Golda Meir slept here: Update from a Denver museum dedicated to Israel’s prime minister

Born in Kyiv, Ukraine in 1898, Golda Mabovitch Meir fled with her family to Wisconsin in 1906 to escape religious persecution. Seven years later, she fled to Denver to avoid an arranged marriage.

Meir stayed with her sister, niece, and brother-in-law in a duplex at 1606-1608 Julian Street while she attended North High School. Decades later, after becoming Israel’s first female prime minister, Meir recalled discussions of socialism and politics around that Denver kitchen table in her autobiography, My life.

After Britain issued the Balfour Declaration in 1917, Meir and her husband moved to Palestine, where she rose through the political ranks. She served as Israel’s foreign minister and helped draft Israel’s declaration of independence in 1948, later becoming prime minister.

Despite Meir’s august career, the house where she had lived in Denver was in bad shape in 1982, when it was scheduled for demolition. But a community effort led by activists and politicians, including then MP Pat Schroeder, rallied to save him. It was moved to 1146 Ninth Street, alongside other historic park homes on Ninth Street in Auraria. Golda Meir was inducted into the Colorado Women’s Hall of Fame in 1985; the house where she had lived received historic monument designation in 1995.

After moving, it became a museum overseen by Norman Provizer, a retired professor from Metropolitan State University in Denver. But that wasn’t Provizer’s full-time job, and the exhibits inside the house haven’t been updated since the ’90s. Last August, the Auraria Center for Higher Learning hired Lena Fishman as the first executive director of the Golda Meir House Museum.

Now Fishman is on a mission to revitalize the museum and create a place that is more representative of the historic leader who lived there. “It was a house that belonged to a Jewish family, and that part of the identity was often not revealed,” says Fishman. “This past year, we have reclaimed that identity.”

On August 1, Fishman hosted “The only woman in the room“, a symposium to discuss the future of the museum. In the speech “Behind every great woman … there is a best friend”, Meron Medzini discussed his mother’s friendship with Meir and how she arrived in Denver. Norma Joseph, a professor from Montreal, told stories of hidden women leaders of the past. And students from the “History at Work” course at the University of Colorado at Denver shared the work they had done for a class project focused on the museum. Among their ideas: improving accessibility, expanding the timeline of Meir’s life to make it more readable, dedicating a closet to victims of oppression, and creating a room on the theme of his years in Denver, where Meir said his real education began.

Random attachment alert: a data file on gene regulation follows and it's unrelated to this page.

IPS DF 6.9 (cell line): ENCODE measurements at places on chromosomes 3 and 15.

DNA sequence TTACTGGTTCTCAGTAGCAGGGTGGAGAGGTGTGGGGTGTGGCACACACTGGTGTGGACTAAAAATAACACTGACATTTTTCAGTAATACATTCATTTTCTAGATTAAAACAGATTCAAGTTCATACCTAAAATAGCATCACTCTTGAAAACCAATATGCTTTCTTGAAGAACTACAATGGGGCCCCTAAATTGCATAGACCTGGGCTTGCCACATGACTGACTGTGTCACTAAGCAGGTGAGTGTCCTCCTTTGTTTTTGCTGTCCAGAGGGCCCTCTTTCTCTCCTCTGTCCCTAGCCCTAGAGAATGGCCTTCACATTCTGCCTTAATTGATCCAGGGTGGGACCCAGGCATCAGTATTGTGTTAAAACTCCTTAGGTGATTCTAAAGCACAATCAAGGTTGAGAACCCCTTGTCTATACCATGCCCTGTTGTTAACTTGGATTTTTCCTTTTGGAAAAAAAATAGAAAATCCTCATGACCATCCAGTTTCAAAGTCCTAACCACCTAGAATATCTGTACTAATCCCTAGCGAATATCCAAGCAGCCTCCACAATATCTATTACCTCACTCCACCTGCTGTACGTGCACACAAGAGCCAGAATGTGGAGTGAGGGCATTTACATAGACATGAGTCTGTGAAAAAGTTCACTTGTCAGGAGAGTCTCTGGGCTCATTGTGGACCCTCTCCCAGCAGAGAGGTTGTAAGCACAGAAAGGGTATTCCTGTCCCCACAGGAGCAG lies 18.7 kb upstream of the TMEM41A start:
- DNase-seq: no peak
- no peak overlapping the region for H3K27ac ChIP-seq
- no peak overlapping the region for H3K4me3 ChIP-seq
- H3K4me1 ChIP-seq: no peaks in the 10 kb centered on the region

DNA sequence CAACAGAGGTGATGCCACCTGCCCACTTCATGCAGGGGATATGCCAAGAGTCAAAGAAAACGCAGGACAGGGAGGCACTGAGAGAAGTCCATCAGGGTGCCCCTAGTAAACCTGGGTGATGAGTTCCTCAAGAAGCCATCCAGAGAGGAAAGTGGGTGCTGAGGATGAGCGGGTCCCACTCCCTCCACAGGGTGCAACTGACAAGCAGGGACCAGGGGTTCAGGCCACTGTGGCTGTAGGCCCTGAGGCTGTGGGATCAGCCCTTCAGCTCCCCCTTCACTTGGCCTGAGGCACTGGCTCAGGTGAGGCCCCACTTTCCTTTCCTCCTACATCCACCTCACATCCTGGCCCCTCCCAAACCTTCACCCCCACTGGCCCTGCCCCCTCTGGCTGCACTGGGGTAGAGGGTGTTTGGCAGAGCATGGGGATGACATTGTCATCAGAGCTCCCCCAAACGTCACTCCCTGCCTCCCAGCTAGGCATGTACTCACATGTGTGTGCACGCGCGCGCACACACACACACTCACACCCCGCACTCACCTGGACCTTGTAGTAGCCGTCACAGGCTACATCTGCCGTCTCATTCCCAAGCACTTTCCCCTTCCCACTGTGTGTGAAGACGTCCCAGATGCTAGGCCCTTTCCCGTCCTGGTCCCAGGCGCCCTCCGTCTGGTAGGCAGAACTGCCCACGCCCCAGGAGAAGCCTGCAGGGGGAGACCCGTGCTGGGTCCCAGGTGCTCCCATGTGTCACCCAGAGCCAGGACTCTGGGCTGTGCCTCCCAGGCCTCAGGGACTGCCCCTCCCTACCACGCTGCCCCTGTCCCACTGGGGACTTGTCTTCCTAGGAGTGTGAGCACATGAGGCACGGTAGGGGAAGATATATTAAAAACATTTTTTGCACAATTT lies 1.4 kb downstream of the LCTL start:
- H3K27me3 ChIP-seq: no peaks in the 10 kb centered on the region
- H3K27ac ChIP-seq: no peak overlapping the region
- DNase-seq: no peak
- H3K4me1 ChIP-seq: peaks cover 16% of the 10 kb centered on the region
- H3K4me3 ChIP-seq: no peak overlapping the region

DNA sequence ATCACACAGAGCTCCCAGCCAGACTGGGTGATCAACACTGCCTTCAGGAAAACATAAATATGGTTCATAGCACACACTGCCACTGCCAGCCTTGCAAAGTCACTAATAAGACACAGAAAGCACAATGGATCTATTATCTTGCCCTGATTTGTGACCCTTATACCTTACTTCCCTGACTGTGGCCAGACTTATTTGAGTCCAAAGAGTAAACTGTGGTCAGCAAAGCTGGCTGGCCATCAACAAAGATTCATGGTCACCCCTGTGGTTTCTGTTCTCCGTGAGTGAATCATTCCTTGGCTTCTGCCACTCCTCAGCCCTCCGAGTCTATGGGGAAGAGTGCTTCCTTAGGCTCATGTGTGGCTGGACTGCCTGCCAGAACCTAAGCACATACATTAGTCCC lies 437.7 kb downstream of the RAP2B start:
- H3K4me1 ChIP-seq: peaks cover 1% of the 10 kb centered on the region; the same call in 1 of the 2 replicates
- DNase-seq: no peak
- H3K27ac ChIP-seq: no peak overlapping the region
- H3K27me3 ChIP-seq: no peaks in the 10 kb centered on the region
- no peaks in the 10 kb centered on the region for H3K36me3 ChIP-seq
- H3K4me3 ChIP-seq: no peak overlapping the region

Click to enlarge

The kitchen of the Golda Meir House Museum.

Katrina Leibee

Fishman got the idea to organize the symposium after hearing about an upcoming book by Pnina Lahav, an Israeli-born author, titled The only woman in the room: Golda Meir and her path to power. The film Goldawhich focuses on Meir during the Yom Kippur War, is also slated for release this year.

“When all of this started to come together, we realized that as we worked on building a new exhibit, we wanted [it] be based on the new cutting-edge hardware that’s coming out right now,” says Fishman.

Lahav was one of the speakers at the symposium, as was Andrea Malcomb, director of the Molly Brown House Museum, who spoke about creating spaces that reveal women’s stories. Stereotypical descriptions call the Brown House museum’s focus “unsinkable Molly Brown”, but there was so much more to her life. “In our museum, we activate our collections, exhibitions and programs so that visitors can see beyond the myths of the past and discover that Margaret was a woman ahead of her time,” says Malcomb. “For us, when visitors see a copy of the magazine The suffragettes resting on a desk or a “Votes for Women” belt resting on Margaret’s daybed, this simple object provides the opening to share how here in the West women first won the right to vote .”

Malcomb certainly learned a lot about Golda Meir during her day at the museum. “I had no idea she had accomplished all of these things in her lifetime,” she says.

It’s an answer that Fishman looks forward to hearing from many other people. She continues to work on plans for the Golda Meir Museum update and will host the Golda Gala fundraiser in November when the film is released. In the meantime, although the museum does not have regular hours, Fishman will be running tours; contact her at [email protected]

About Margaret L. Portillo

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